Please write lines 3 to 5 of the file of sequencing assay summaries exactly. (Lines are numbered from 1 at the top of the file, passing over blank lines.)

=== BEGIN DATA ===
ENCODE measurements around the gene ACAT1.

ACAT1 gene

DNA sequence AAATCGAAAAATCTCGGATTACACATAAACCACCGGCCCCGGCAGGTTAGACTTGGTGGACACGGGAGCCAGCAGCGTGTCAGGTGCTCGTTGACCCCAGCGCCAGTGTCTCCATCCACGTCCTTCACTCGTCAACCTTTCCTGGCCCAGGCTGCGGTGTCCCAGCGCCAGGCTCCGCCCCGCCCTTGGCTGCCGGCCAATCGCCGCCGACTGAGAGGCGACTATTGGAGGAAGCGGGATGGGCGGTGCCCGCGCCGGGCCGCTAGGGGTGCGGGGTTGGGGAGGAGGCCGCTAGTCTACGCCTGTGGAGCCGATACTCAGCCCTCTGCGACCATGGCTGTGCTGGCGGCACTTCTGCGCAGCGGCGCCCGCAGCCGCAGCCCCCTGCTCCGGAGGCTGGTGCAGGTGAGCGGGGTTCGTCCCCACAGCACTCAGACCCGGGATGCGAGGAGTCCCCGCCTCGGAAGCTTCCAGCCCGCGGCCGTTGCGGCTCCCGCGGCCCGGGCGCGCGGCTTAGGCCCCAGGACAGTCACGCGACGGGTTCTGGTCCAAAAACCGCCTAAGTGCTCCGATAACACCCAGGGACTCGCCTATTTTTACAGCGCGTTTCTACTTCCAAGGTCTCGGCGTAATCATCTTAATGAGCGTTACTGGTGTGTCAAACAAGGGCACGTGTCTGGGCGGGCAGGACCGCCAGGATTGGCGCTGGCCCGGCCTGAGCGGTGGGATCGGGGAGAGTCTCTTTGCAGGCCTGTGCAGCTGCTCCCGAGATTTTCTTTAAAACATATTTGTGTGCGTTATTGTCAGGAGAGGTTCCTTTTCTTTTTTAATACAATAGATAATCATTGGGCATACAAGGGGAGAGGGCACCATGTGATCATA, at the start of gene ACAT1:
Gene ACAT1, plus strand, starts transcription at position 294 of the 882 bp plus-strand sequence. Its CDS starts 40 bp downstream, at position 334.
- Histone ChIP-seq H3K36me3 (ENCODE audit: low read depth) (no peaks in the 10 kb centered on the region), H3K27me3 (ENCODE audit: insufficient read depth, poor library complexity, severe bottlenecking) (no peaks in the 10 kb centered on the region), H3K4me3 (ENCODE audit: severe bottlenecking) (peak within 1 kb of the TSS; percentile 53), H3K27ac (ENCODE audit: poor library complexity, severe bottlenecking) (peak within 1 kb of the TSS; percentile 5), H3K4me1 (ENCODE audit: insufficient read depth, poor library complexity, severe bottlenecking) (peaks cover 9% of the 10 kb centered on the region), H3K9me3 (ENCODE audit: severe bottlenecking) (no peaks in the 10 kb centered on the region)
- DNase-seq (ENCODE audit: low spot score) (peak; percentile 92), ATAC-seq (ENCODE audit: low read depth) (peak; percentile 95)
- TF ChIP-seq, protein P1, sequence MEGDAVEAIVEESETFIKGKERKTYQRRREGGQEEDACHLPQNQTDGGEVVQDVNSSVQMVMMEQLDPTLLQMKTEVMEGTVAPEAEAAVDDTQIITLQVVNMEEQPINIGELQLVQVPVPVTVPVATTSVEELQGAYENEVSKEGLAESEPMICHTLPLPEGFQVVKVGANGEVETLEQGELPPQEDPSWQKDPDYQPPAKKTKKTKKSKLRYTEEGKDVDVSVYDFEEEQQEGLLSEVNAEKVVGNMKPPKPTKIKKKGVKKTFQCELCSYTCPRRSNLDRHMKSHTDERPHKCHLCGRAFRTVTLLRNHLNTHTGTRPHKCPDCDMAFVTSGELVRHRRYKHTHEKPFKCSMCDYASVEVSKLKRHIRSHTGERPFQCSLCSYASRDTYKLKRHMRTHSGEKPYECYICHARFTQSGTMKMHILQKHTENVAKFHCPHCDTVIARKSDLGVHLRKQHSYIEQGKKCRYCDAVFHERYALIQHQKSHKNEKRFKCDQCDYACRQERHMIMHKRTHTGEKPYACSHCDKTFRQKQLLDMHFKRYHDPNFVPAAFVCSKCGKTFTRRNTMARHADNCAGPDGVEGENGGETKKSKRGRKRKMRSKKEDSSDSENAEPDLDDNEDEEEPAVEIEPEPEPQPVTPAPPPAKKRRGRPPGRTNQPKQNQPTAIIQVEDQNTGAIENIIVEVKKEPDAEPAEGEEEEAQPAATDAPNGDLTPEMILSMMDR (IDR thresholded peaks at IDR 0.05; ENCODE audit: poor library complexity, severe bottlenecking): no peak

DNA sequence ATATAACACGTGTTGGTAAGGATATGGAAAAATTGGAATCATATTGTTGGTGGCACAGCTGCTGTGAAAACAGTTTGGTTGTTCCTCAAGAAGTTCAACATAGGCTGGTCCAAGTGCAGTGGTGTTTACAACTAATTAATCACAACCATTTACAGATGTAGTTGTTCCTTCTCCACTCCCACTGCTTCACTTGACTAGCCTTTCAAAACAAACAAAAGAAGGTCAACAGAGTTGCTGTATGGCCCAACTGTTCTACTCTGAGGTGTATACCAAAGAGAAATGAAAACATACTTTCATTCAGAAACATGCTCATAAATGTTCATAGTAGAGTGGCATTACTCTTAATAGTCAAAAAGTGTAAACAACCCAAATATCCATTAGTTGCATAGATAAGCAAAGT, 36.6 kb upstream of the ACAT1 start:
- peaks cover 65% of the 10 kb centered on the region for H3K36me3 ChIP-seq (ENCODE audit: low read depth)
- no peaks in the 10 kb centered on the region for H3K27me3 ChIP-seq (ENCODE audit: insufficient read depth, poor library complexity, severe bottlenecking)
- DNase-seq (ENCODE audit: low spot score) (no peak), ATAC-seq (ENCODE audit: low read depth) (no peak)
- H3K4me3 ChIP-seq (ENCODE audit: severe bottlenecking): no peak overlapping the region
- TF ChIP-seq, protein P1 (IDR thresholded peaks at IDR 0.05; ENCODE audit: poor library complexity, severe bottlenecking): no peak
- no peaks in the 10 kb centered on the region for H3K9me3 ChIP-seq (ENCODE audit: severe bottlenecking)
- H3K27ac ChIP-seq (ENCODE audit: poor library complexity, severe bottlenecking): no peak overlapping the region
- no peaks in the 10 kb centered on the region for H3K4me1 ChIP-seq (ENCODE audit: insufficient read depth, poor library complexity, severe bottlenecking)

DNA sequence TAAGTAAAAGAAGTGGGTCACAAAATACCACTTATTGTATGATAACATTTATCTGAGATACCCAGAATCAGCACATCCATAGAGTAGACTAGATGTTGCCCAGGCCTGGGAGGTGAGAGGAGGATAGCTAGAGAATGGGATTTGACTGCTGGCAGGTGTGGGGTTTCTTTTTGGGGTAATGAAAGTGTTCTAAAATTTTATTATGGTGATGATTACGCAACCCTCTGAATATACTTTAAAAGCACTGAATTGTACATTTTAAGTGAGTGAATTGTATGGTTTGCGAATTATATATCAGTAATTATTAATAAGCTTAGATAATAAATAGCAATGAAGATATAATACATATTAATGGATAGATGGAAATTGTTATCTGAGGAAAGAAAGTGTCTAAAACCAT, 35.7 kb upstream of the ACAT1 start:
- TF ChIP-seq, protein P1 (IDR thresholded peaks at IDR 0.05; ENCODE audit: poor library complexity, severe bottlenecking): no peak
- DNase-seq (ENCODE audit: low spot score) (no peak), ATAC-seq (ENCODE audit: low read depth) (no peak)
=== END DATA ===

DNA sequence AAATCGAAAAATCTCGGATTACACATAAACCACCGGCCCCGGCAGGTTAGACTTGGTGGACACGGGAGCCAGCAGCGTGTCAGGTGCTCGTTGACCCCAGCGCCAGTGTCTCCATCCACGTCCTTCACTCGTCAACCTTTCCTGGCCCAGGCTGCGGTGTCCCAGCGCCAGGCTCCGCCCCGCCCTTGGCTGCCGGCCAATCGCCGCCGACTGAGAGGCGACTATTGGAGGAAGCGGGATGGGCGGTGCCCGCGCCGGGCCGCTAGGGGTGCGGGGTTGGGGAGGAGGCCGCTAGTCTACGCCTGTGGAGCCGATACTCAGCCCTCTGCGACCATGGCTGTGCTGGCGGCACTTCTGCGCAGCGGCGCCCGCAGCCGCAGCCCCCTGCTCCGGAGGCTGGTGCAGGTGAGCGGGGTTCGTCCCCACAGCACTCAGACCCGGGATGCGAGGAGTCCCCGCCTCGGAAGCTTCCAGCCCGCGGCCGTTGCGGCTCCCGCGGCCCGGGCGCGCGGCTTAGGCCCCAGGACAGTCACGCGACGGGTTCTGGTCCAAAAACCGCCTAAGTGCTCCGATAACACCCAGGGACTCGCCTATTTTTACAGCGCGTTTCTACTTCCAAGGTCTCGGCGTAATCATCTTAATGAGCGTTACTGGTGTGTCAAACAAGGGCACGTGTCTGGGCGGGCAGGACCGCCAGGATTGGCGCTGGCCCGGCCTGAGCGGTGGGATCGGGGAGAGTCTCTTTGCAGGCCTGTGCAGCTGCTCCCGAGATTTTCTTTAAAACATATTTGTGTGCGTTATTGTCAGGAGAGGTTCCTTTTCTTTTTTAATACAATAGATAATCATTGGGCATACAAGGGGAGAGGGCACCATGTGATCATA, at the start of gene ACAT1:
Gene ACAT1, plus strand, starts transcription at position 294 of the 882 bp plus-strand sequence. Its CDS starts 40 bp downstream, at position 334.
- Histone ChIP-seq H3K36me3 (ENCODE audit: low read depth) (no peaks in the 10 kb centered on the region), H3K27me3 (ENCODE audit: insufficient read depth, poor library complexity, severe bottlenecking) (no peaks in the 10 kb centered on the region), H3K4me3 (ENCODE audit: severe bottlenecking) (peak within 1 kb of the TSS; percentile 53), H3K27ac (ENCODE audit: poor library complexity, severe bottlenecking) (peak within 1 kb of the TSS; percentile 5), H3K4me1 (ENCODE audit: insufficient read depth, poor library complexity, severe bottlenecking) (peaks cover 9% of the 10 kb centered on the region), H3K9me3 (ENCODE audit: severe bottlenecking) (no peaks in the 10 kb centered on the region)